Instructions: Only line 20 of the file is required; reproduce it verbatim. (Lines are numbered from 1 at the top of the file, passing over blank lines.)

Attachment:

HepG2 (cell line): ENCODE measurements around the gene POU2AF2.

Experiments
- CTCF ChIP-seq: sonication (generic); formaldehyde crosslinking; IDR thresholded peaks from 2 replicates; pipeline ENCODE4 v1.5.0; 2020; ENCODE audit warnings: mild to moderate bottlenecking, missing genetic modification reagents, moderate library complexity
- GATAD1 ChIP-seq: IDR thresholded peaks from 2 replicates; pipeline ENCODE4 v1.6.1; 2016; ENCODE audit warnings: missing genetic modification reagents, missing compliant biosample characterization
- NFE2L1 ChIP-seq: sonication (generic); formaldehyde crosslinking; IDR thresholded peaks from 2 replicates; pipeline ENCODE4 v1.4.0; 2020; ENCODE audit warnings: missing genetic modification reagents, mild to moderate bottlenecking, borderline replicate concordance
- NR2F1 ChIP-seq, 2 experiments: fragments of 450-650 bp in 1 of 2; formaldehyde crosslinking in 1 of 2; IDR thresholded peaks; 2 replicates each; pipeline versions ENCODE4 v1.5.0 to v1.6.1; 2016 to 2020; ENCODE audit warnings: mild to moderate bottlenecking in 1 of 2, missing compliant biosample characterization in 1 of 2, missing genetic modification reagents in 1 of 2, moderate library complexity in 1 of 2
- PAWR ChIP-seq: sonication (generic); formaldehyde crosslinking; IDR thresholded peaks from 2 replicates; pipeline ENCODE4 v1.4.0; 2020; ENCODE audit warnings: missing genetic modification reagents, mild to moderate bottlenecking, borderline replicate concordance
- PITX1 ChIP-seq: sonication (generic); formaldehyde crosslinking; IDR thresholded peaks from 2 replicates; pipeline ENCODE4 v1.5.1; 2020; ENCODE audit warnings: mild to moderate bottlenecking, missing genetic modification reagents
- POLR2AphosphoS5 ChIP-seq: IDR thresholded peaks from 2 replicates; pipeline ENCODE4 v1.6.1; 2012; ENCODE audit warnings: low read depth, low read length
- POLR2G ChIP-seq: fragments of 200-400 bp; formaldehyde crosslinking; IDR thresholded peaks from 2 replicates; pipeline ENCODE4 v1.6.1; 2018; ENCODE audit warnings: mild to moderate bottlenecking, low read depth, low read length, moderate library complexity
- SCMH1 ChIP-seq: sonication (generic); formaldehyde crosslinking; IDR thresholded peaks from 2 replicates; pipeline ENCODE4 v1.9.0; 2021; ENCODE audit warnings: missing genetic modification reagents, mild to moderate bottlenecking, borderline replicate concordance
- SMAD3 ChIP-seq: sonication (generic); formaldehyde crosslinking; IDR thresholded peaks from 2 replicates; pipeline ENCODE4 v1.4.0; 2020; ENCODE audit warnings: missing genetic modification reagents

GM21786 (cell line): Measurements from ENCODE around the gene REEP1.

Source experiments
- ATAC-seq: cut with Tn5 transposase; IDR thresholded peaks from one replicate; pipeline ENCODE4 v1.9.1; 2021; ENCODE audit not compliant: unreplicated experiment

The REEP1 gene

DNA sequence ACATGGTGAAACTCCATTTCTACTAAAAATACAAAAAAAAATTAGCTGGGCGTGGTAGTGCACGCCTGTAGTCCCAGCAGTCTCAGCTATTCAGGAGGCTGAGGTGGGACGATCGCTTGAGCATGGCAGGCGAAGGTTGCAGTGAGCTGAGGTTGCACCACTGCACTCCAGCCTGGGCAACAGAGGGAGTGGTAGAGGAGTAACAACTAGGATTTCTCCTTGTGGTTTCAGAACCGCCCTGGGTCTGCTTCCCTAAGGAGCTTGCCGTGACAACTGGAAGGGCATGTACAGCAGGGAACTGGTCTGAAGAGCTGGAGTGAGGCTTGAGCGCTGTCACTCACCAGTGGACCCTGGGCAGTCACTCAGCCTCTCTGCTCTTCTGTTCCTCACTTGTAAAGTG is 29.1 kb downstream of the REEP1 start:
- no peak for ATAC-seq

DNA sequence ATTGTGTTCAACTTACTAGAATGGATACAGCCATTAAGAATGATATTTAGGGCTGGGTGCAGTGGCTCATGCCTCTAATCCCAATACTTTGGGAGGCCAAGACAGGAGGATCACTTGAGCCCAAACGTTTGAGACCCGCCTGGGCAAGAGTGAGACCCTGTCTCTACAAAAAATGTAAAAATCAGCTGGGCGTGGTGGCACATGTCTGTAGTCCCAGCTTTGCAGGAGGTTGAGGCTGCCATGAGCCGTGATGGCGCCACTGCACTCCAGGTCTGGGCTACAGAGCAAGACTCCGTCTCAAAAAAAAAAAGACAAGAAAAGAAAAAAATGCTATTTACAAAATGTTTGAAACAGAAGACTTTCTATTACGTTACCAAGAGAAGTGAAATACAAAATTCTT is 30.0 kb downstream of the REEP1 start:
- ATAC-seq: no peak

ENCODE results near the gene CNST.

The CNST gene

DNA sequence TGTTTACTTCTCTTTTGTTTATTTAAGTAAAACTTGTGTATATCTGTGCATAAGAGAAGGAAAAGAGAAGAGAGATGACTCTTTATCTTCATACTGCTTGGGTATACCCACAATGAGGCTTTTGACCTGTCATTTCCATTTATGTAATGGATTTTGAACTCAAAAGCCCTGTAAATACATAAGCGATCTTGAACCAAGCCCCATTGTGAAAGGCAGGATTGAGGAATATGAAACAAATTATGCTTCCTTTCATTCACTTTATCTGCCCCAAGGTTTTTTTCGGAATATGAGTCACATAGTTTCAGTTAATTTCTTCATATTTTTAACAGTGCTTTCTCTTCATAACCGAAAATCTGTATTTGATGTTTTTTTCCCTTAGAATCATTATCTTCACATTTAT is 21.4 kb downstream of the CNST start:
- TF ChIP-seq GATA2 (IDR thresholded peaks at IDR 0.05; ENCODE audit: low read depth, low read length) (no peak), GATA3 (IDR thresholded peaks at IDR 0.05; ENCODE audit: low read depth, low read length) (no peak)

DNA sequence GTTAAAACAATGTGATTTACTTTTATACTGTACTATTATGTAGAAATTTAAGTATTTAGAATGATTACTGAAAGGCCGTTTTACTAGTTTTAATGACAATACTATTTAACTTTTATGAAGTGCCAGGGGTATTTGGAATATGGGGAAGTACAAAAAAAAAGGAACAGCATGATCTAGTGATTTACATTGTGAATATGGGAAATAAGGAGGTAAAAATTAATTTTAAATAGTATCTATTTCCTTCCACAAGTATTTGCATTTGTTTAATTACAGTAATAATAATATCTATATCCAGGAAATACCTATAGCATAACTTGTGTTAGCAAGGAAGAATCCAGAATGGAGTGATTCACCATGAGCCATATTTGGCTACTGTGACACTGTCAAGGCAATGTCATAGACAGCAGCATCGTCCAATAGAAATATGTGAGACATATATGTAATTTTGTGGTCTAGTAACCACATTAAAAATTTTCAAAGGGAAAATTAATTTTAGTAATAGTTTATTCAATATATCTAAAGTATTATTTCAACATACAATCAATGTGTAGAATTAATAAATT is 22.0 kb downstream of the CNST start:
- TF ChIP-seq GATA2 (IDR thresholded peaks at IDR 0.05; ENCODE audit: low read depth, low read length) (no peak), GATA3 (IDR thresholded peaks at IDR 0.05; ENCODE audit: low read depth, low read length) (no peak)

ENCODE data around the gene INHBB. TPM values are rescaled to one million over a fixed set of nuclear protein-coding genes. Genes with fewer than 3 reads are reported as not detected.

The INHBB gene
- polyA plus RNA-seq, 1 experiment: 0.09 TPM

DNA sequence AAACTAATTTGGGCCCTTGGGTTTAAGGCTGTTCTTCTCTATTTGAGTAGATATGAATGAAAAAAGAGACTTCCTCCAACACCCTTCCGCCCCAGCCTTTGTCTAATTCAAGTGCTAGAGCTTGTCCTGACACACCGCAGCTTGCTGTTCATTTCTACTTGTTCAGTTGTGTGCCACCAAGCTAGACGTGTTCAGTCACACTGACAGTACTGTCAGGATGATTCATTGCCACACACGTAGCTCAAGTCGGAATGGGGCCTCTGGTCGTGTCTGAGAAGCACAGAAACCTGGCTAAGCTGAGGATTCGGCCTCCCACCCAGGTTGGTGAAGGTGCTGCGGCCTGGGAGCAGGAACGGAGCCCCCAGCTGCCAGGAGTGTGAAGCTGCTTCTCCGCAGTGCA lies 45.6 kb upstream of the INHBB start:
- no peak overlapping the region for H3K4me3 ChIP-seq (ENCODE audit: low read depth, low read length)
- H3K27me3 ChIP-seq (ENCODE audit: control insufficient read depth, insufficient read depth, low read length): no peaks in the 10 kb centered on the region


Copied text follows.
- ATAC-seq: no peak